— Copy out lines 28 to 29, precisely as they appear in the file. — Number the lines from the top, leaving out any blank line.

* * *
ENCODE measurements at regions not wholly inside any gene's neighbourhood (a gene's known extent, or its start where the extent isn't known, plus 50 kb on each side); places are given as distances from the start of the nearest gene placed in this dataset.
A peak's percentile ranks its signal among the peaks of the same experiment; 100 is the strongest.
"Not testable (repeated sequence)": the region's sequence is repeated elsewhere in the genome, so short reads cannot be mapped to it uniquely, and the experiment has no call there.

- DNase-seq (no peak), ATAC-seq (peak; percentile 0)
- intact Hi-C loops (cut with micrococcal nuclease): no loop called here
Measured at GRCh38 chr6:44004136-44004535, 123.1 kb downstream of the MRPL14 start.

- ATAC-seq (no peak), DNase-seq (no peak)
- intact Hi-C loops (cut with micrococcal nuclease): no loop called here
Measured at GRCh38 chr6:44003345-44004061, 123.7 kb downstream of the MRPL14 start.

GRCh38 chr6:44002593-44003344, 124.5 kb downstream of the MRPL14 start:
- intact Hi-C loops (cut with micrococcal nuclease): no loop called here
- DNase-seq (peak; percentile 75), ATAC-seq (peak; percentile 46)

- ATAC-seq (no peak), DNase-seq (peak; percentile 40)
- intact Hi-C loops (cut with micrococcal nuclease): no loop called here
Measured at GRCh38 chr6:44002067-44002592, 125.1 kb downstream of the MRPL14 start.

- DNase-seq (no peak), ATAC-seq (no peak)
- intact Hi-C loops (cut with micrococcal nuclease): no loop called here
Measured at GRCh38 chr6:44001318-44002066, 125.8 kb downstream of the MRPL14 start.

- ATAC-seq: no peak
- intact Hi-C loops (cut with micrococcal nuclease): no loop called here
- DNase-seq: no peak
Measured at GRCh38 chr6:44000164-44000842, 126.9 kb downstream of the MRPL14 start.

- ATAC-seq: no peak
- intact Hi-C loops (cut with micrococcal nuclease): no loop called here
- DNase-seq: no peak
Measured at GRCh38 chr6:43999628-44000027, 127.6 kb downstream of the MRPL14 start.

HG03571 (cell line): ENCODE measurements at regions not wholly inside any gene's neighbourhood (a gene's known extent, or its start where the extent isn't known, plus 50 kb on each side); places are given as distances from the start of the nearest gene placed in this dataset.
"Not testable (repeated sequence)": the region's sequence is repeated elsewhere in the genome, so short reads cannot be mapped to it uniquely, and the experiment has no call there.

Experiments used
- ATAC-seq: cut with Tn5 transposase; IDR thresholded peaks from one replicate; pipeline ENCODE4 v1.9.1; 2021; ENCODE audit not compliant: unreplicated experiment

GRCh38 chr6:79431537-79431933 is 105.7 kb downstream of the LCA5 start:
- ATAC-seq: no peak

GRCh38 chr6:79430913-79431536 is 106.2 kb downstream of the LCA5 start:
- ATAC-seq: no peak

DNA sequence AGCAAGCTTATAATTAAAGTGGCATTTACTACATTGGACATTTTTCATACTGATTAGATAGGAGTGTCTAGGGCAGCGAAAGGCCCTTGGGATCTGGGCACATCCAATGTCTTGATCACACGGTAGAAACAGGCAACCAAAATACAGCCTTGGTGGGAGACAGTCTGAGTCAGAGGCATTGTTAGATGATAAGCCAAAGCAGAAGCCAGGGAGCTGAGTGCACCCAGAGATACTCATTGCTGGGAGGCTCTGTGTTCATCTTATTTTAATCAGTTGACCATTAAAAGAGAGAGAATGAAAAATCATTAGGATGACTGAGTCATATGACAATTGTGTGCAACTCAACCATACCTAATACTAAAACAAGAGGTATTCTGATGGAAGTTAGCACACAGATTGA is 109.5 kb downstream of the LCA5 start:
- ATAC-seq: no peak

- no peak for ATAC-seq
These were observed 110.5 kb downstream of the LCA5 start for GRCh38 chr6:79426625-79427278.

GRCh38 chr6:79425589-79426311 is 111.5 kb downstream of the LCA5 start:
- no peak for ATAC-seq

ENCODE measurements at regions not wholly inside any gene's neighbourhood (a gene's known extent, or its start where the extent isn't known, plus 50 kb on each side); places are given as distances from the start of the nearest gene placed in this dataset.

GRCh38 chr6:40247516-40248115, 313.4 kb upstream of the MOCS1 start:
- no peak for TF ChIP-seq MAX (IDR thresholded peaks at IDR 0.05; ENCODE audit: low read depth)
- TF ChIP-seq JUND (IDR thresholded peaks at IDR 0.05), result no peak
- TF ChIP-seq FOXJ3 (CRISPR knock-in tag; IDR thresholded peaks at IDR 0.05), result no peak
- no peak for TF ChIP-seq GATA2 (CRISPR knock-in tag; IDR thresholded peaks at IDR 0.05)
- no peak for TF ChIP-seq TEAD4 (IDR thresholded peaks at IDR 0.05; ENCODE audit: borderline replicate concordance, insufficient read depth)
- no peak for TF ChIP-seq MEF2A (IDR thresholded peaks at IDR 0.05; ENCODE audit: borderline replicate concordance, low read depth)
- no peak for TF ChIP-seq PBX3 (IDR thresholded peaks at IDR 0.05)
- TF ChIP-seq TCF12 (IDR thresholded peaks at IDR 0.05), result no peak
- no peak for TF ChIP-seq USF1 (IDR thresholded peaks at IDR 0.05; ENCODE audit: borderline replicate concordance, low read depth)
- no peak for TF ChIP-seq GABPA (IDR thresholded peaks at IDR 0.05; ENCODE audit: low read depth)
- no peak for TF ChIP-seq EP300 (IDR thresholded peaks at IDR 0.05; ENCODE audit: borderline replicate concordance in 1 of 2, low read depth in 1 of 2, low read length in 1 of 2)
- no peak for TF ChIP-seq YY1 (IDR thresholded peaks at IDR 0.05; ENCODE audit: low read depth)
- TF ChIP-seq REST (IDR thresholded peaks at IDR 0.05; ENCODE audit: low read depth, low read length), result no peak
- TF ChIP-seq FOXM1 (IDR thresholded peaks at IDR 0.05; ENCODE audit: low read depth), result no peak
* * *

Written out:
"Not testable (repeated sequence)": the region's sequence is repeated elsewhere in the genome, so short reads cannot be mapped to it uniquely, and the experiment has no call there.

Experiments used